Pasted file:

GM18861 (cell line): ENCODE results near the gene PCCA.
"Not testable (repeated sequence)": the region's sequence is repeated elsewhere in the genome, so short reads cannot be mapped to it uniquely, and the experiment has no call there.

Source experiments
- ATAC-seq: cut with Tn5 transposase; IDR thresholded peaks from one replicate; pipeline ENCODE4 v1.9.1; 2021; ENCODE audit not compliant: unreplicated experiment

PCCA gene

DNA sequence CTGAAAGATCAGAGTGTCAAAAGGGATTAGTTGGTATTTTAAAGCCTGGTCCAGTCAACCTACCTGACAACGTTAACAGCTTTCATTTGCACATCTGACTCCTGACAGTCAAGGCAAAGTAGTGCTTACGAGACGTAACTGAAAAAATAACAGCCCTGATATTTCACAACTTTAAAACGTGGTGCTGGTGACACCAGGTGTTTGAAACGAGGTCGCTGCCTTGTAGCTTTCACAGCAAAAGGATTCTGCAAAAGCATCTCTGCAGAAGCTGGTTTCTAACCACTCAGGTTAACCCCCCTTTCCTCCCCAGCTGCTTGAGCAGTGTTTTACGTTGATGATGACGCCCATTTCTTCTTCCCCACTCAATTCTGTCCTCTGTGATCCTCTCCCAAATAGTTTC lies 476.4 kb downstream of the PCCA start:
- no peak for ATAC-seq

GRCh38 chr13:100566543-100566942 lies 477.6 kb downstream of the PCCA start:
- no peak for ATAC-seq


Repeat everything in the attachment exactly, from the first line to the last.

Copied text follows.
GM18861 (cell line): ENCODE results near the gene PCCA.
"Not testable (repeated sequence)": the region's sequence is repeated elsewhere in the genome, so short reads cannot be mapped to it uniquely, and the experiment has no call there.

Source experiments
- ATAC-seq: cut with Tn5 transposase; IDR thresholded peaks from one replicate; pipeline ENCODE4 v1.9.1; 2021; ENCODE audit not compliant: unreplicated experiment

PCCA gene

DNA sequence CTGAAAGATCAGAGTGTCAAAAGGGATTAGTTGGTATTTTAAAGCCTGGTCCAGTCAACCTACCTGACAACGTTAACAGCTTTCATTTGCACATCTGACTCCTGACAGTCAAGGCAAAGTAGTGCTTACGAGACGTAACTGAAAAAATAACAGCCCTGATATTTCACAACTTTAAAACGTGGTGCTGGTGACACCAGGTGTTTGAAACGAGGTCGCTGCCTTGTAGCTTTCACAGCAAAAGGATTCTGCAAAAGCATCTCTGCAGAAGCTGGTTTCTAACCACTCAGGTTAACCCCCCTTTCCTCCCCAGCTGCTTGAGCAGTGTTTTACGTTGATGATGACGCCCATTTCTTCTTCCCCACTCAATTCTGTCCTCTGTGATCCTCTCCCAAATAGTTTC lies 476.4 kb downstream of the PCCA start:
- no peak for ATAC-seq

GRCh38 chr13:100566543-100566942 lies 477.6 kb downstream of the PCCA start:
- no peak for ATAC-seq